News from Hungary are nowadays dominated by anti-feminist, pro-procreation policies, anti-LGBTIQ+ protests and sentiments, seen by the country’s withdrawal of the Eurovision song contest of it being too gay, and the ongoing anti-refugee politics of Victor Orbán and his mainly male government. Where are the women of Hungary? E&M’s author Diana Zsoldos looks at the Hungarian female politicians which leaves her to feel more optimistic about the state of the country’s politics despite.

What do a lawyer, a medical doctor and a sociologist have in common? Not only are they all women. Not only are they all Hungarian, but all of them won seats at the European Parliament elections this year in Hungary. It seems that the controversial Hungarian domestic politics — which are sometimes referred to as “illiberal democracy”—has some emerging women power.

Hungary is sending new female faces to the European Parliament. We could call it quite an achievement.

Viktor Orbán’s plan for women involves a deal to increase the birth rate, policies which were abundantly mentioned in the international press. Additionally, the country just recently hosted the third Budapest Demographic Summit, where the Prime Minister was pictured sitting with only men in the front row. However, Hungary is sending new female faces to the European Parliament. We could call it quite an achievement.

The Hungarian Hillary

Ms. Dobrev is chairing the plenary at Monday evening | Photo: Wikimedia Commons, CC BY 2.0

Klára Dobrev, 47, became well-known as the wife of former Prime Minister, Ferenc Gyurcsány. Since she took up a political position too, she was often criticised by the public. She was considered a marionette of her husband, with people saying that Mr. Gyurcsány still aims to lead the country through his wife. That says a lot about the current state of womankind in Hungary.

To recap: Mrs. Dobrev has a degree in law and has had a successful career as a business leader and as an academic; she speaks five languages and she has raised five children. Now, she holds a position as the Vice-President of the European Parliament. Looking at how active she is in her work in Brussels already, we can expect that the best is yet to come.

The Momentum of Lift

The Momentum Movement quickly gained attraction in the recent years. The Movement is a very young political party, emphasising on Hungarians living abroad and public policy, like education and healthcare. Their leader, András Fekete-Győr, has often been compared to a young Orbán. However, the party cleverly put women at the forefront of their campaign during the European parliamentary campaign and won two seats. This outcome was surprising and unexpected. Both women are in their 30s.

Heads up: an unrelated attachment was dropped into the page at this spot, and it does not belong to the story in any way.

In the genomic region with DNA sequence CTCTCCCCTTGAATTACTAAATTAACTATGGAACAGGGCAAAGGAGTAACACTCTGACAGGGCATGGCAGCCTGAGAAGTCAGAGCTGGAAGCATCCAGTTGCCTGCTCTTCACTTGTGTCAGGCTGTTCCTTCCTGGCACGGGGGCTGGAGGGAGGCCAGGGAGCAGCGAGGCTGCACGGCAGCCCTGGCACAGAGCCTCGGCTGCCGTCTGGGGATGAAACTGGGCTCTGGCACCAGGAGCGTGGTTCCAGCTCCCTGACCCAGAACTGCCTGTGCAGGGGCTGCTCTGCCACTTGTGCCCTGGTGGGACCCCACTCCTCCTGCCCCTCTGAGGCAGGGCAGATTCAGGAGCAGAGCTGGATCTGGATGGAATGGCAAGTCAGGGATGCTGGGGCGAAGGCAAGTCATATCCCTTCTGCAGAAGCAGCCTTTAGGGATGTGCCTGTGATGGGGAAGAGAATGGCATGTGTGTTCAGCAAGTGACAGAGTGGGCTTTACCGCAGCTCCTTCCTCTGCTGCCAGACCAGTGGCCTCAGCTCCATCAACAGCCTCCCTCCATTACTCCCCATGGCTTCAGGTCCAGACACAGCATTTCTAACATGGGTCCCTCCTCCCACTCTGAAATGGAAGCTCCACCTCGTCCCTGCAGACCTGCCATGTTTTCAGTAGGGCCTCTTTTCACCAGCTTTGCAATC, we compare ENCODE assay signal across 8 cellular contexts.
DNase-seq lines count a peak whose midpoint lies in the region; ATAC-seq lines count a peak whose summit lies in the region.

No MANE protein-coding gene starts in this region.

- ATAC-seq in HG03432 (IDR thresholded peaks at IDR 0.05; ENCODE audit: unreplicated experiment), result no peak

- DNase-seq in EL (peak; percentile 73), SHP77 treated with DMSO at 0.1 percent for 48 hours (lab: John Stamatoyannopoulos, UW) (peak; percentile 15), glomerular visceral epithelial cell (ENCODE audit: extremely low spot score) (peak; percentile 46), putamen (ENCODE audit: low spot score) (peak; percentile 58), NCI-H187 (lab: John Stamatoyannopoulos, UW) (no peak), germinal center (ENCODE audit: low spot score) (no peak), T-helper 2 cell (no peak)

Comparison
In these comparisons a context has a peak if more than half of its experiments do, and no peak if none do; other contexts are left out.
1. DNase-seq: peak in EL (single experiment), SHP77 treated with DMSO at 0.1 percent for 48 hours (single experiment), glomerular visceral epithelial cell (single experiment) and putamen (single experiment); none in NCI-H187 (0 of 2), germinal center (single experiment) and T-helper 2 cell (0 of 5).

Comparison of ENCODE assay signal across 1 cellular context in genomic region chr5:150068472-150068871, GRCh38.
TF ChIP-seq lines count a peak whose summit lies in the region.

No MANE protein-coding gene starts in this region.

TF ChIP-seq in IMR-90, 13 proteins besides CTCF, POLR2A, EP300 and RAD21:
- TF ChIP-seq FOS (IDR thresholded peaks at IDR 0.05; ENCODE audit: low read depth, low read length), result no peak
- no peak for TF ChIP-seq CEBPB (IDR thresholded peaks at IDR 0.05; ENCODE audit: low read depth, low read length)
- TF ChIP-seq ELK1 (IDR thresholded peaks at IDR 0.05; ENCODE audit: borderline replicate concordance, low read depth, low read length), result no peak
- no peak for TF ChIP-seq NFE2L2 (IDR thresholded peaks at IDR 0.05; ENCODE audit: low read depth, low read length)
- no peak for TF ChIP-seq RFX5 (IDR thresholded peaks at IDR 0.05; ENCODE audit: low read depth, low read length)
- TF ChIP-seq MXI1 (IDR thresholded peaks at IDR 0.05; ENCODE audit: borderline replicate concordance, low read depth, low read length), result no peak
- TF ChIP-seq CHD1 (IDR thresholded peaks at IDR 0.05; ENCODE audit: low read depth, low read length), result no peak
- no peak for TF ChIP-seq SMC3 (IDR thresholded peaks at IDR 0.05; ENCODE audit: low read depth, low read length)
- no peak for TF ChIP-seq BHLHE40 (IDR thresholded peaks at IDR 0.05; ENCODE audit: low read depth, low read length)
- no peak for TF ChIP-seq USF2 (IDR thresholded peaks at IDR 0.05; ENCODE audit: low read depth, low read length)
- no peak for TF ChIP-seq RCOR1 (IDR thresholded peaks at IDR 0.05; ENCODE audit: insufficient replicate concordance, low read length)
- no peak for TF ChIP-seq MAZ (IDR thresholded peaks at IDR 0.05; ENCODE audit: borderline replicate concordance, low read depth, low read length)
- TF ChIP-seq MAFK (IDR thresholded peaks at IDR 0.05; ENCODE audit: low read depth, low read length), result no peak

It seems that women in Hungary have great potentials.

Ms. Katalin Cseh or as she calls herself, Katka, is a medical doctor, specialised in genealogy. She was born in Canada and studied in the Netherlands. Her background seems like a gush of fresh air in the conservative Hungarian political mindset. And this is exactly what Momentum managed nicely: focusing on young, educated, open-minded people and putting professionals in their main positions, not solely career politicians. Hence, your average Hungarian citizen is likely to think that they are really experienced in their field and know what they are talking about, making them look authentic to a disillusioned and disappointed country. Their social media presence is well-built as well, which is important to future generations. Even Ms. Anna Donáth, who is coming from a political family, is an experienced sociologist and when you see her talks, her professional manners can amaze.

A few years ago, when Orbán called back Hungary’s Ambassador from the US, Réka Szemerkényi, reporters asked him to explain his reasons for doing so. He responded by saying that he does not deal with women’s issues. Maybe, he should reconsider this statement, which became a source for many memes since then, because it seems that women in Hungary have great potentials.

These women who got to power are truly inspiring, especially for the younger generations. As an effect, Hungary saw many people join political or non-governmental organisation. People could see that working for a community can be good and even remunerative. After the disappointing general elections in 2018, when so many people decided to participate and voted, a bit of hope was lost. Now, these women brought it back – what a relief. Albeit, Hungary is still very far from having a woman as Prime Minister, but Rome wasn’t built in a day either.

 

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    Diana Zsoldos is a European who was born in Ukraine, grew up in Hungary and lived in Austria for a while. A voracious reader whom love for stories led her to a BA in literature with several years of working experience in communications, including the European Parliament and the Hungarian Prime Minister's Office. Besides her genuine interest in politics and social issues, she loves to enhance her creative skills with painting, photography, and cooking. She loves exploring, she travelled to 10 countries in a year and once she drove a Cessna 172. You can follow her adventures on Instagram @dianazsoldos

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